Madeline Lawler
The Silhouette

The other day, I was daydreaming and pondering the state of the world and the future outcome of its people, as one is wont to do. I asked myself, “How have we lived on a planet for so long and provided it with the burden of the industrial revolution?” We have acted harmoniously with the world prior to this time period, only taking what we needed. Now the Earth just seems to accept our toxic behaviour without kicking us off the planet. Or has it clued in and begun to retaliate?

One of the main activities we partake in as a species, which causes so much destruction, is pumping out oil and gas as if there is no tomorrow. The federal government has created the narrative that in order for the Canadian economy to thrive, we need to continue to produce these polluting by-products. Yet, there seems to be a catch for the acts behind their smoke and mirrors.

A major impact of burning fossil fuels is climate change, which affects each and every one of us, no matter what social class we exhibit. This is an issue which is happening not in future, but as of right now. I don’t think people fully understand the ramifications of this problem. They simply believe that science and technology will create a solution for us to continue to live the way we do. However, with seven billion people on this planet, our current lifestyle is a major part of the destruction at hand. Without addressing this, we are left with band-aid solutions.

Some climate scientists say that the global temperature can rise up to a maximum of two degrees Celsius before catastrophic climate change effects occur. This temperature limit is equivalent to keeping our carbon emitting activity to the maximum of 565 gigatons (565,000,000,000 tons) of carbon. Fossil fuel companies have 2,795 gigatons in their reserves and are ready to just burn them for profit. This number is five times higher than the previously mentioned maximum.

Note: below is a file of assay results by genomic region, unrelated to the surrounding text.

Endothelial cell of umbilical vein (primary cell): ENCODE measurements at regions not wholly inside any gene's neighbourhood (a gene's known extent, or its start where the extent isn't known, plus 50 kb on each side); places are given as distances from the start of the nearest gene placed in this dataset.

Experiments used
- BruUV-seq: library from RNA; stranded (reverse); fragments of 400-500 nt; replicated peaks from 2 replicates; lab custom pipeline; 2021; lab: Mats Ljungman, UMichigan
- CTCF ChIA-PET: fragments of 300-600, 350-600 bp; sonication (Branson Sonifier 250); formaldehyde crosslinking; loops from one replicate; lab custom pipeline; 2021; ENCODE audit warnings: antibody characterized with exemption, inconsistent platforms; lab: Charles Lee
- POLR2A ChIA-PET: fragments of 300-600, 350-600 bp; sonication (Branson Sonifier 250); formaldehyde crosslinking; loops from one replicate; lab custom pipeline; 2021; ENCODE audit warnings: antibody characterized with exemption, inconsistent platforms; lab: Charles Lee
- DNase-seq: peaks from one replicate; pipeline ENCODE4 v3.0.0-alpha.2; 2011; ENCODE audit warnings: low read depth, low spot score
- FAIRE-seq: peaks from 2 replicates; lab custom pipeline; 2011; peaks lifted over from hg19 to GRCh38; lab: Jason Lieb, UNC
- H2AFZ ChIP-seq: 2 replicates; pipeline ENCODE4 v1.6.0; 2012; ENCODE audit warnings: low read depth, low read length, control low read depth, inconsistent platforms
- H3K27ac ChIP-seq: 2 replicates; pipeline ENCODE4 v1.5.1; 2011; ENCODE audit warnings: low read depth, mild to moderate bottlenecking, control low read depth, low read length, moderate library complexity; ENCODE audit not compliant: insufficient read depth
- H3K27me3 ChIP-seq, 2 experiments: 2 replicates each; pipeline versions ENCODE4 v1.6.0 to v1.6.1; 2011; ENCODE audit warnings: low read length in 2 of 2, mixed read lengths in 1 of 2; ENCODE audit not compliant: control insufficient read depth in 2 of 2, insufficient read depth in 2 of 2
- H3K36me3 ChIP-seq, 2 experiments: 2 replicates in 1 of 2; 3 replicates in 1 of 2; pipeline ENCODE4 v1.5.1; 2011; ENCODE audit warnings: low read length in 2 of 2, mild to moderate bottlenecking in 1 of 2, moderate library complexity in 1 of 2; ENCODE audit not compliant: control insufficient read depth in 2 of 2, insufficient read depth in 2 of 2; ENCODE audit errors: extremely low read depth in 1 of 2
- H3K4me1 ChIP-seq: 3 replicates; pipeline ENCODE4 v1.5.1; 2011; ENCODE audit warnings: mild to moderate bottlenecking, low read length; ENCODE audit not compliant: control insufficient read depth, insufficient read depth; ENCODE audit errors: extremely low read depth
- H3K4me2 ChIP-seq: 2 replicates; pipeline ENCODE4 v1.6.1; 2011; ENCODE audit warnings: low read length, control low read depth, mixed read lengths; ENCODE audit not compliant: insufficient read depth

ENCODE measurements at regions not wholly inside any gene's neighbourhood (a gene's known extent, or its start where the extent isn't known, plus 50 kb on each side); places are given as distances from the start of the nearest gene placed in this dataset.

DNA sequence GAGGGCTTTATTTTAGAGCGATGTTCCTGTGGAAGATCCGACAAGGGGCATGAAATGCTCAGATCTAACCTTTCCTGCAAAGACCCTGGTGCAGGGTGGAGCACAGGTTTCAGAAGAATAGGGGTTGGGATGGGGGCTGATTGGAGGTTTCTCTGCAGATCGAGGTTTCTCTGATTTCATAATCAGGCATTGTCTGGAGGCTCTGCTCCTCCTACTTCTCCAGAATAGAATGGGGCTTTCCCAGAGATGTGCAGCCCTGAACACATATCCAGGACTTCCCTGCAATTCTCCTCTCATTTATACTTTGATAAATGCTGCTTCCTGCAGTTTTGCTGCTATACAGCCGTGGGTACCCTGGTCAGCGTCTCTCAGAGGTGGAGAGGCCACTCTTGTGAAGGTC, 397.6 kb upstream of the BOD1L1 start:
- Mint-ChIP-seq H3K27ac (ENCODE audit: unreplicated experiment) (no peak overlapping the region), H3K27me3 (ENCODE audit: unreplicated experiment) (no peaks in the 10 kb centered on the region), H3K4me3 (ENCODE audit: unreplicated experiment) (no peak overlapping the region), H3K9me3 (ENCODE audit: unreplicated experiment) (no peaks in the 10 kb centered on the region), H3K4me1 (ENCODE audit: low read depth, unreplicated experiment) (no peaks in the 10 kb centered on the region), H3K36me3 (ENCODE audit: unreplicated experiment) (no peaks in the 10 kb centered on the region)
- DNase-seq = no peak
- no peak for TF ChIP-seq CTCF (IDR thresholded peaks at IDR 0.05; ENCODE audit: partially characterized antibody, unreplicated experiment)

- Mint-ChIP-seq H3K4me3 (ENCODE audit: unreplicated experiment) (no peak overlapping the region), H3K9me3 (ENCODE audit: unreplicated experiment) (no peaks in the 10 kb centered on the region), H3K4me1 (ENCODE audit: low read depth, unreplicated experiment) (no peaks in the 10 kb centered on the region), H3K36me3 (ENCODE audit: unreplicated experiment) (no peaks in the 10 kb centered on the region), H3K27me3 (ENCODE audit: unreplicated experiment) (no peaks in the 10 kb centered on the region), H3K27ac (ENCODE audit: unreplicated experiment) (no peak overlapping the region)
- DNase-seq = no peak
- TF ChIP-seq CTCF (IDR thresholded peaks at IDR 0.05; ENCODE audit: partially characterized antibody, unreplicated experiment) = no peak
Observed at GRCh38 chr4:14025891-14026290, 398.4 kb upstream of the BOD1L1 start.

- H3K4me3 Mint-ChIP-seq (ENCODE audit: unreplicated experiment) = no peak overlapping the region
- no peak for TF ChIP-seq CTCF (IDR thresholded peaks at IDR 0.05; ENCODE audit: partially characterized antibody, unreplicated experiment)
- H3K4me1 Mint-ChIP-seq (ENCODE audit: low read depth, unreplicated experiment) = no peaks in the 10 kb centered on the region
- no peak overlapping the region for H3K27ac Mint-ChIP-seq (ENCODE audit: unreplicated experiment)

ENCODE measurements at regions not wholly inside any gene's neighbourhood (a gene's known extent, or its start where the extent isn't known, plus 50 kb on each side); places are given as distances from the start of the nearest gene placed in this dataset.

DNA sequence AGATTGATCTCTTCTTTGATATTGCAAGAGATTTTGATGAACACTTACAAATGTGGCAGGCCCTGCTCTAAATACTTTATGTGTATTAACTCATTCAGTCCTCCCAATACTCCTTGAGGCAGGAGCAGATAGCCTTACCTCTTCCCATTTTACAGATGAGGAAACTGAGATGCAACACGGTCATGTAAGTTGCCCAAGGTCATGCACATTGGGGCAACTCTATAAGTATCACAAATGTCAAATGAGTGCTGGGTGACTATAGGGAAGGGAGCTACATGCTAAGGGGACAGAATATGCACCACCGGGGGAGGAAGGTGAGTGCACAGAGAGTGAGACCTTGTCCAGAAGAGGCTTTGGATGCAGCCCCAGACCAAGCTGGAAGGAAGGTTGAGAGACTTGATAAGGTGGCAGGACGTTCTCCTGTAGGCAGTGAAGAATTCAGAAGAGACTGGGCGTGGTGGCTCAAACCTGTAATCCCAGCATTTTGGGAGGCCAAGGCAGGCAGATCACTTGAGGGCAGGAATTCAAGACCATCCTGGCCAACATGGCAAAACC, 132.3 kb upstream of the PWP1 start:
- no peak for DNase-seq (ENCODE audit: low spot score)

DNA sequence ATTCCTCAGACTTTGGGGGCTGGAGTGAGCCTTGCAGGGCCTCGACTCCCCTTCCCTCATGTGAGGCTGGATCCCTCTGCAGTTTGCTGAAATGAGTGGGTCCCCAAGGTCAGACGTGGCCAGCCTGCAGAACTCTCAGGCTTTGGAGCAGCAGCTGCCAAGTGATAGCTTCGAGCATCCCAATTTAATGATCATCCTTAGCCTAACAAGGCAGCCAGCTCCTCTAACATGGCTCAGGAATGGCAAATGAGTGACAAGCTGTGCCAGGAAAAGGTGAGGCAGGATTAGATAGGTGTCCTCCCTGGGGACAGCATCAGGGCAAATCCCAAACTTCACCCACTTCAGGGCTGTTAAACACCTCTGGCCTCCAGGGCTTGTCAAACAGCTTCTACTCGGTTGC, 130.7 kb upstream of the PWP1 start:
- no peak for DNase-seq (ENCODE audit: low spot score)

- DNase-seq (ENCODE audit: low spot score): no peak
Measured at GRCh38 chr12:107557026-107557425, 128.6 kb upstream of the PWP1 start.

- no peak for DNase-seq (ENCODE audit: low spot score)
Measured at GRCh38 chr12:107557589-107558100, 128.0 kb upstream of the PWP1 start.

As we have continued to burn fossil fuels, impacts have become immediate. In July 2006, the major heat wave in North America resulted in 140 deaths, including some with working air conditioners. During 2011 and 2012, major weather events, including storms, floods and fires, have cost up to $188 billion in damages. These are just two of the major events that have occurred largely as a result of the lifestyle habits from first world countries. Our lifestyle practices are considered as necessities when they are actually luxuries and conveniences we have gotten used to. With our society structured around fossil fuels – a risky and expensive way for us to live the high life – events like the examples above will become common place, making our world a potentially unliveable place for everyone. Our food and drinking water – the real necessities for us to live – will become scarce resources for our growing population.

As important as it is to strengthen our economy, it is essential to divert from an oil based economy that is a large cause of the destruction and devastation of our home. Institutions like McMaster have the fiduciary responsibility or the requirement to care for the assets and rights of its students. This duty gives students opportunities to begin a career and life for themselves. What trumps this duty is the moral responsibility that institutions have for our future, as well as future generations and our planet, which gives us the ability to live. Before the impacts of climate change worsen exponentially, it is necessary for us to make the economic shift away from investing in fossil fuels.

McMaster needs to divest from fossil fuels. Why not be ahead of the game and declare right now that it is unacceptable to be investing in such an irresponsible industry with no long term future?

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